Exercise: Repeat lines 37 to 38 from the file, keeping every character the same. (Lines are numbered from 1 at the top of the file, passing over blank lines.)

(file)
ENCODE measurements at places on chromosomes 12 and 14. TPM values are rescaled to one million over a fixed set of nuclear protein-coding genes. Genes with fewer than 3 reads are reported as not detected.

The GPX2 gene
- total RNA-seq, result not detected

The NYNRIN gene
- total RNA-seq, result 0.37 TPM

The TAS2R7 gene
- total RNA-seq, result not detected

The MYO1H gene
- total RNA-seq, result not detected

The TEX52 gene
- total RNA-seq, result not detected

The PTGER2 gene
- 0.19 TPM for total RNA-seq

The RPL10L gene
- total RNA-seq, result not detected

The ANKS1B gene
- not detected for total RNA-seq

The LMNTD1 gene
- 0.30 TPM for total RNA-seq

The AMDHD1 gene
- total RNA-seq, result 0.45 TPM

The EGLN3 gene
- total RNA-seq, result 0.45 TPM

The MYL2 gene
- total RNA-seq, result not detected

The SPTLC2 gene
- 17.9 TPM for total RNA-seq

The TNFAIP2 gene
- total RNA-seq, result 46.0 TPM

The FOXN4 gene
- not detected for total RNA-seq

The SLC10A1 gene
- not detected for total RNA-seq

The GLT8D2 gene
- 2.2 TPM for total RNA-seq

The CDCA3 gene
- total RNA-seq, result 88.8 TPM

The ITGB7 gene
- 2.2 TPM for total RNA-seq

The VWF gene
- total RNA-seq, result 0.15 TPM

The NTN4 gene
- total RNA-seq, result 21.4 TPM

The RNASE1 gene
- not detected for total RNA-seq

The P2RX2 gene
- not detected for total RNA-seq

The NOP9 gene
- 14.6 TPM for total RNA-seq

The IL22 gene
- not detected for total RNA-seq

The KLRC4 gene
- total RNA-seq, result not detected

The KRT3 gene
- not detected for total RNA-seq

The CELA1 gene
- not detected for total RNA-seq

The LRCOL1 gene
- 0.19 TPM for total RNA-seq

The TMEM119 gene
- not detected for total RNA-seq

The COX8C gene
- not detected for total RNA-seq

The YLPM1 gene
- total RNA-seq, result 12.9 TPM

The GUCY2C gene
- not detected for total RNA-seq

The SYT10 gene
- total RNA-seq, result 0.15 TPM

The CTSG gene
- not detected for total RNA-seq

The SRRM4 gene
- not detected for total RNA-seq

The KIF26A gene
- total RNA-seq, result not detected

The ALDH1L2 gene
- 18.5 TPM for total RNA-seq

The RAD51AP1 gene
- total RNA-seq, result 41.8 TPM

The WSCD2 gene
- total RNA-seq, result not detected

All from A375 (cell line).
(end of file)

- total RNA-seq, result 88.8 TPM

The ITGB7 gene